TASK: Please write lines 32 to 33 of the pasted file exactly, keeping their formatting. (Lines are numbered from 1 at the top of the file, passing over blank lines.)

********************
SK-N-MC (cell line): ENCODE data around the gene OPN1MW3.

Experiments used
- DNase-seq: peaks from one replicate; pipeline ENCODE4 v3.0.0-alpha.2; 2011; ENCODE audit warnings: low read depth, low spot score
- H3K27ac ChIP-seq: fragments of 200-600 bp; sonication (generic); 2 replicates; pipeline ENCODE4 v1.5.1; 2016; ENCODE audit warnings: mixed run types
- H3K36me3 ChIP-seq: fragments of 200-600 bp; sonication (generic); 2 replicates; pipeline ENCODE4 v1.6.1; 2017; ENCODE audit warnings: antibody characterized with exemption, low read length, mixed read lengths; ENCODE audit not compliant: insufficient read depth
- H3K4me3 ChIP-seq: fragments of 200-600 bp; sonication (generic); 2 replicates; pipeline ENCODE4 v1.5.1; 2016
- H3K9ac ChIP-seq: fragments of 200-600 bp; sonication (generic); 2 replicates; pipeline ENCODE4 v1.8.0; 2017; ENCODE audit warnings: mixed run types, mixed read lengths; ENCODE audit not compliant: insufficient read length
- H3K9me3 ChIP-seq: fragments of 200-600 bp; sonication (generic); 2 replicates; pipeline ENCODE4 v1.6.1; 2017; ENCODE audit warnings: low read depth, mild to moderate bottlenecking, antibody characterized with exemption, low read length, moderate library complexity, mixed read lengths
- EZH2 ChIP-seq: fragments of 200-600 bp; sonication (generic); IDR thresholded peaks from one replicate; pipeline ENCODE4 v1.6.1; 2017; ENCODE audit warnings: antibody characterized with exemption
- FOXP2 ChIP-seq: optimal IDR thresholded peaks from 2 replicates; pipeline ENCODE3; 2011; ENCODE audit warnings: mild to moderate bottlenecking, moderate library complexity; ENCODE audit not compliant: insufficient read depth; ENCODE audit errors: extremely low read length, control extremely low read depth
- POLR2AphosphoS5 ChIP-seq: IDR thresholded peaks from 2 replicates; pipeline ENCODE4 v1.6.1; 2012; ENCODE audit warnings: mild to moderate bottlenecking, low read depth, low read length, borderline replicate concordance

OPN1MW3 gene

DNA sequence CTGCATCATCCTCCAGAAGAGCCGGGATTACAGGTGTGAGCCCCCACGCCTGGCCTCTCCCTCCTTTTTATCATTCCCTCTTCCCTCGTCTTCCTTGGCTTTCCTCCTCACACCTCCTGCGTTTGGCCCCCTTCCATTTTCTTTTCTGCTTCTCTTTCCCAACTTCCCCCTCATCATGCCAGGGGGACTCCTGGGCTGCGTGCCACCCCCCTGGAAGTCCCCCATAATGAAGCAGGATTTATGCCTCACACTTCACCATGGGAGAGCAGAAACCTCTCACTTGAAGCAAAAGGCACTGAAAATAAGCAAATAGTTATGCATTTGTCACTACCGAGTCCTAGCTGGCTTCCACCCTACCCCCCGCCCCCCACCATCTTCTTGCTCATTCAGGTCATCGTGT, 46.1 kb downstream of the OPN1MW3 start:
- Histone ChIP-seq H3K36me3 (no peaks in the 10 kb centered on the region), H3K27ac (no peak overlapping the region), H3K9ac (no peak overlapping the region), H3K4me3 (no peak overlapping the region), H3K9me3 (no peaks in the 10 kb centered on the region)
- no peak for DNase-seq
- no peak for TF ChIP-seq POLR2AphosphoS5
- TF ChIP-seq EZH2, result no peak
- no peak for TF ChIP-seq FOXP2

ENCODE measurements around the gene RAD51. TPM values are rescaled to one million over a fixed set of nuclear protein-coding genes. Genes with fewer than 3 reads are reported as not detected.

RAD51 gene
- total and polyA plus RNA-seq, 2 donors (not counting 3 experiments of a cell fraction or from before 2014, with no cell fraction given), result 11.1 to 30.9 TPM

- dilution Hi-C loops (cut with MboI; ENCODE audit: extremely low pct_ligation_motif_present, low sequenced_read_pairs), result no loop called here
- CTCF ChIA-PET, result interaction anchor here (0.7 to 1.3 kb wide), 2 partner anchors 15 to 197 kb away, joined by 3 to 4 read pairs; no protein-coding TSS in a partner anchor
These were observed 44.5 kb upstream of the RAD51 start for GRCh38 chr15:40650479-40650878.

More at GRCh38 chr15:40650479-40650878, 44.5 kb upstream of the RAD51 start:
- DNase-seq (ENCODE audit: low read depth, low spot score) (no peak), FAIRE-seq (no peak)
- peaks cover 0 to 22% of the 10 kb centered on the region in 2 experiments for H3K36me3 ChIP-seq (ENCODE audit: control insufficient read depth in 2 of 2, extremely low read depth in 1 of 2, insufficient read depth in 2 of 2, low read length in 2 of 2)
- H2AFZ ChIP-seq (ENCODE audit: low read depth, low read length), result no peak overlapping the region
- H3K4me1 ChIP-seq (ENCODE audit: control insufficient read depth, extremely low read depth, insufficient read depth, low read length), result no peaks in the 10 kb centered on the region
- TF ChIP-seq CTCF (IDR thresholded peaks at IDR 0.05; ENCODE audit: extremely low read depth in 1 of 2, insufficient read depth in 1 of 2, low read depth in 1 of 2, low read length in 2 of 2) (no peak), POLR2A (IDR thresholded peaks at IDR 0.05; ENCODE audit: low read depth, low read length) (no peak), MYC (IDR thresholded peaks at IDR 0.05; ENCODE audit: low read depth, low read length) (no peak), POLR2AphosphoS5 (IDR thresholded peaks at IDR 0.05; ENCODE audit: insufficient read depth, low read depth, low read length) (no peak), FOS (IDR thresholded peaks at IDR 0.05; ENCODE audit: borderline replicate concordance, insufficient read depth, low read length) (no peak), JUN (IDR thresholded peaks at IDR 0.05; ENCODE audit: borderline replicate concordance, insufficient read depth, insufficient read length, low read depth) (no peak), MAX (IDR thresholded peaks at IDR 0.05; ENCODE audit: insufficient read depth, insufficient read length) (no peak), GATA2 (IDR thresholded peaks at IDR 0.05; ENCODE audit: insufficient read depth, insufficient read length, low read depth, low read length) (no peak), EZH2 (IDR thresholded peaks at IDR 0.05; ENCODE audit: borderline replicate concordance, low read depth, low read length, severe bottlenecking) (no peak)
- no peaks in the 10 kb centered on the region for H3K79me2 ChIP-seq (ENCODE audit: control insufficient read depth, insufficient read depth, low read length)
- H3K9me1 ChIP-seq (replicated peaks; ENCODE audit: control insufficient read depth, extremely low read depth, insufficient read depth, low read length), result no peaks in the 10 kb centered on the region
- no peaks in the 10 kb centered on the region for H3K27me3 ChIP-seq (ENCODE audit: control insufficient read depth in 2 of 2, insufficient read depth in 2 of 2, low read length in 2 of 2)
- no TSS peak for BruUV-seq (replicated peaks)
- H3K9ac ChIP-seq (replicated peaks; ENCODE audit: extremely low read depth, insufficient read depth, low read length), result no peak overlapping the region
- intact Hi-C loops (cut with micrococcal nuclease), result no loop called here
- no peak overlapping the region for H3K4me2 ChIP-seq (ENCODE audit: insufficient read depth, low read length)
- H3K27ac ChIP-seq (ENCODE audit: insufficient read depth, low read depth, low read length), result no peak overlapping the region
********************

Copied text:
- H3K9me1 ChIP-seq (replicated peaks; ENCODE audit: control insufficient read depth, extremely low read depth, insufficient read depth, low read length), result no peaks in the 10 kb centered on the region
- no peaks in the 10 kb centered on the region for H3K27me3 ChIP-seq (ENCODE audit: control insufficient read depth in 2 of 2, insufficient read depth in 2 of 2, low read length in 2 of 2)